abstract = "BackgroundPatients with recent-onset atrial fibrillation commonly undergo immediate restoration of sinus rhythm by pharmacologic or electrical cardioversion. However, whether immediate restoration of sinus rhythm is necessary is not known, since atrial fibrillation often terminates spontaneously.MethodsIn a multicenter, randomized, open-label, noninferiority trial, we randomly assigned patients with hemodynamically stable, recent-onset (<36 hours), symptomatic atrial fibrillation in the emergency department to be treated with a wait-and-see approach (delayed-cardioversion group) or early cardioversion. The wait-and-see approach involved initial treatment with rate-control medication only and delayed cardioversion if the atrial fibrillation did not resolve within 48 hours. The primary end point was the presence of sinus rhythm at 4 weeks. Noninferiority would be shown if the lower limit of the 95{\%} confidence interval for the between-group difference in the primary end point in percentage points was more than −10.ResultsThe presence of sinus rhythm at 4 weeks occurred in 193 of 212 patients (91{\%}) in the delayed-cardioversion group and in 202 of 215 (94{\%}) in the early-cardioversion group (between-group difference, −2.9 percentage points; 95{\%} confidence interval [CI], −8.2 to 2.2; P=0.005 for noninferiority). In the delayed-cardioversion group, conversion to sinus rhythm within 48 hours occurred spontaneously in 150 of 218 patients (69{\%}) and after delayed cardioversion in 61 patients (28{\%}). In the early-cardioversion group, conversion to sinus rhythm occurred spontaneously before the initiation of cardioversion in 36 of 219 patients (16{\%}) and after cardioversion in 171 patients (78{\%}). Among the patients who completed remote monitoring during 4 weeks of follow-up, a recurrence of atrial fibrillation occurred in 49 of 164 patients (30{\%}) in the delayed-cardioversion group and in 50 of 171 (29{\%}) in the early-cardioversion group. Within 4 weeks after randomization, cardiovascular complications occurred in 10 patients and 8 patients, respectively.ConclusionsIn patients presenting to the emergency department with recent-onset, symptomatic atrial fibrillation, a wait-and-see approach was noninferior to early cardioversion in achieving a return to sinus rhythm at 4 weeks.",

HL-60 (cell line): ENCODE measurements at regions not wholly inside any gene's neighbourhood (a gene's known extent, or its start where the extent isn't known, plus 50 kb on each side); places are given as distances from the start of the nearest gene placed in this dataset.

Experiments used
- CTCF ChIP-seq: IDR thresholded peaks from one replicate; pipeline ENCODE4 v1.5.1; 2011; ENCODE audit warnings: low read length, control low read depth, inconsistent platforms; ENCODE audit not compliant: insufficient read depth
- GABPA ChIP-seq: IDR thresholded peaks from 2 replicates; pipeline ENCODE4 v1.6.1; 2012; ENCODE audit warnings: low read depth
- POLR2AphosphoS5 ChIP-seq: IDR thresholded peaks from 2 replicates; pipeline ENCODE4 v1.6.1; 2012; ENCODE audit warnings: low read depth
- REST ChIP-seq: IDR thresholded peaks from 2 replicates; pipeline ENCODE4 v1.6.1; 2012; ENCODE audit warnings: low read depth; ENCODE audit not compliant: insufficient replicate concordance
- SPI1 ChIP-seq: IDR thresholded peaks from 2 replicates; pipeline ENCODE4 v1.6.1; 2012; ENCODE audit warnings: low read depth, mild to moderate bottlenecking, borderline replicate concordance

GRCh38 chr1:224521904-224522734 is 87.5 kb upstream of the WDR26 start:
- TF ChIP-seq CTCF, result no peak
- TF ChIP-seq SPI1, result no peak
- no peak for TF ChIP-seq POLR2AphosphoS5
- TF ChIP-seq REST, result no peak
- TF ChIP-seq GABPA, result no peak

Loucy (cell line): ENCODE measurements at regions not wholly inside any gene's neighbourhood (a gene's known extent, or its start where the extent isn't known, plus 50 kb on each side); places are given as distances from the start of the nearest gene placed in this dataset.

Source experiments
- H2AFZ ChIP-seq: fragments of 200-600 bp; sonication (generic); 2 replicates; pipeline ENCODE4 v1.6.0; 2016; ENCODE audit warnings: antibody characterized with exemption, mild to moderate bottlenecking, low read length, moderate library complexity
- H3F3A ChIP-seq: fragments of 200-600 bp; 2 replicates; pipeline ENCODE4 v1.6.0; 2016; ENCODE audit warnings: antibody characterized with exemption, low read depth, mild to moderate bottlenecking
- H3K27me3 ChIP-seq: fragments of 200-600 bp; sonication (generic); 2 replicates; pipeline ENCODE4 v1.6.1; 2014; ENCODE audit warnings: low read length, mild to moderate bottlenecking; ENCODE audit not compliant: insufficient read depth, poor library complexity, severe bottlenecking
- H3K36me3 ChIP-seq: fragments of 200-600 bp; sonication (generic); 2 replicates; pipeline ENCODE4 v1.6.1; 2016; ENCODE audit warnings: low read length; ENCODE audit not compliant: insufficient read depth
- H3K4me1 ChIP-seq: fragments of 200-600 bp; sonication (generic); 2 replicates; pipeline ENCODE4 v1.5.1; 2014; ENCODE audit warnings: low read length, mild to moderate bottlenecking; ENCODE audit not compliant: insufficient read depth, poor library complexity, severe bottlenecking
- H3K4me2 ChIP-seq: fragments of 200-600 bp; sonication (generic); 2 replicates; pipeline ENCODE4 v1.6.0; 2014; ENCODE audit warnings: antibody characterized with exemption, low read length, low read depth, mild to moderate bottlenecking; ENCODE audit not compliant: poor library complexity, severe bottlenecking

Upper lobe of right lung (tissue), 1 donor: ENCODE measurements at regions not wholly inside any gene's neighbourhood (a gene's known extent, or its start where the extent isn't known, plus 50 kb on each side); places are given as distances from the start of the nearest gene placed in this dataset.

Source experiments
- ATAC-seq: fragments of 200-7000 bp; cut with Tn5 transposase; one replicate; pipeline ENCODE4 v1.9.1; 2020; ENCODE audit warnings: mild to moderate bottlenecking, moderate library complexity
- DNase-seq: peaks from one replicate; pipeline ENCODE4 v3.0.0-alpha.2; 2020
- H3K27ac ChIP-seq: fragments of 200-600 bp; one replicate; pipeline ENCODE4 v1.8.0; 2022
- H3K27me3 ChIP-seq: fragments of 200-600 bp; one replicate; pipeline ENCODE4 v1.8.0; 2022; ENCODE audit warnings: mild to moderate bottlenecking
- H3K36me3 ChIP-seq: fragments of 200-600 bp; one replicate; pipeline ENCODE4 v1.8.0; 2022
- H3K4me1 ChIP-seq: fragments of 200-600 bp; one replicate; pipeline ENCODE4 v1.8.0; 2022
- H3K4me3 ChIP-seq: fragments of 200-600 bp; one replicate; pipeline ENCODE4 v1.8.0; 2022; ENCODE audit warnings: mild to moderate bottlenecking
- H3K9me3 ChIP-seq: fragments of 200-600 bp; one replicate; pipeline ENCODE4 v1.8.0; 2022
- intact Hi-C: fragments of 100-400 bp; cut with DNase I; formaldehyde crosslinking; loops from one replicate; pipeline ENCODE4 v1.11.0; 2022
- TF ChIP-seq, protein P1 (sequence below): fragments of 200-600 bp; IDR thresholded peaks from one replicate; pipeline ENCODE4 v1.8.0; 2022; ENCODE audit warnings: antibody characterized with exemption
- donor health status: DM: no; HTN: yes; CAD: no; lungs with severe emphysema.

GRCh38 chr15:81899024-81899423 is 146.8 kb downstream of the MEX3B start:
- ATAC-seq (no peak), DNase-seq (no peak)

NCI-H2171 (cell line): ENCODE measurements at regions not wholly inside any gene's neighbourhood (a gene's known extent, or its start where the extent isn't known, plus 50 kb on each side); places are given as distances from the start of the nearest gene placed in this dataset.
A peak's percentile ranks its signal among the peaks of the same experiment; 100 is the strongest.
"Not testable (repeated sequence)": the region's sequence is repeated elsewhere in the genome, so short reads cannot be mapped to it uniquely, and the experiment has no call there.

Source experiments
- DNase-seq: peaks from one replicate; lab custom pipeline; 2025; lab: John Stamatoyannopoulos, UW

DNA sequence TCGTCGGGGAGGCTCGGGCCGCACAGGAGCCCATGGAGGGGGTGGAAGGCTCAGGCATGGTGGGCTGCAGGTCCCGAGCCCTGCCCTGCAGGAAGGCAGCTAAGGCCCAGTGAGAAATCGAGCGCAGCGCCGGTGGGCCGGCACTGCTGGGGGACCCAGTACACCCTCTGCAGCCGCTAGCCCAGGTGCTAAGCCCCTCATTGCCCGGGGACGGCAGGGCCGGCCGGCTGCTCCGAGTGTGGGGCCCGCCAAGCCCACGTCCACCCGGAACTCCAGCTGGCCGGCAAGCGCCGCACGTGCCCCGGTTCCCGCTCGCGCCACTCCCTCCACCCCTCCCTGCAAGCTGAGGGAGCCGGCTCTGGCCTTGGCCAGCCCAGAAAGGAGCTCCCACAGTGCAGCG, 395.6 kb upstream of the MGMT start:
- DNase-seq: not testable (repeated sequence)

keywords = "ABLATION, ANTICOAGULATION, CATHETER, DESIGN, DEVICE, ECHOCARDIOGRAPHY, GUIDELINES, SPONTANEOUS CONVERSION, STROKE, TEMPORAL RELATIONSHIP",
author = "Pluymaekers, {Nikki A.h.a.} and Dudink, {Elton A.m.p.} and Luermans, {Justin G.l.m.} and Meeder, {Joan G.} and Timo Lenderink and Jos Widdershoven and Bucx, {Jeroen J.j.} and Michiel Rienstra and Otto Kamp and {Van Opstal}, {Jurren M.} and Marco Alings and Anton Oomen and Kirchhof, {Charles J.} and {Van Dijk}, {Vincent F.} and Hemanth Ramanna and Anho Liem and Dekker, {Lukas R.} and Essers, {Brigitte A.b.} and Tijssen, {Jan G.p.} and {Van Gelder}, {Isabelle C.} and Crijns, {Harry J.g.m.}",
note = "(Funded by the Netherlands Organization for Health Research and Development and others; RACE 7 ACWAS ClinicalTrials.gov number, NCT02248753.",
year = "2019",
doi = "10.1056/NEJMoa1900353",
language = "English",
volume = "380",
pages = "1499--1508",
journal = "The New England Journal of Medicine",
issn = "0028-4793",
publisher = "Massachussetts Medical Society",
number = "16",

}

Pluymaekers, NAHA, Dudink, EAMP, Luermans, JGLM, Meeder, JG, Lenderink, T, Widdershoven, J, Bucx, JJJ, Rienstra, M, Kamp, O, Van Opstal, JM, Alings, M, Oomen, A, Kirchhof, CJ, Van Dijk, VF, Ramanna, H, Liem, A, Dekker, LR, Essers, BAB, Tijssen, JGP, Van Gelder, IC & Crijns, HJGM 2019, 'Early or delayed cardioversion in recent-onset atrial fibrillation', New England Journal of Medicine, vol. 380, no. 16, pp. 1499-1508. https://doi.org/10.1056/NEJMoa1900353

Early or delayed cardioversion in recent-onset atrial fibrillation. / Pluymaekers, Nikki A.h.a.; Dudink, Elton A.m.p.; Luermans, Justin G.l.m.; Meeder, Joan G.; Lenderink, Timo; Widdershoven, Jos; Bucx, Jeroen J.j.; Rienstra, Michiel; Kamp, Otto; Van Opstal, Jurren M.; Alings, Marco; Oomen, Anton; Kirchhof, Charles J.; Van Dijk, Vincent F.; Ramanna, Hemanth; Liem, Anho; Dekker, Lukas R.; Essers, Brigitte A.b.; Tijssen, Jan G.p.; Van Gelder, Isabelle C.; Crijns, Harry J.g.m.

In: New England Journal of Medicine, Vol. 380, No. 16, 2019, p. 1499-1508.

Research output: Contribution to journalArticleScientificpeer-review

TY - JOUR

T1 - Early or delayed cardioversion in recent-onset atrial fibrillation

AU - Pluymaekers, Nikki A.h.a.

AU - Dudink, Elton A.m.p.

AU - Luermans, Justin G.l.m.

AU - Meeder, Joan G.

AU - Lenderink, Timo

AU - Widdershoven, Jos

AU - Bucx, Jeroen J.j.

AU - Rienstra, Michiel

AU - Kamp, Otto

AU - Van Opstal, Jurren M.

AU - Alings, Marco

AU - Oomen, Anton

AU - Kirchhof, Charles J.

AU - Van Dijk, Vincent F.

AU - Ramanna, Hemanth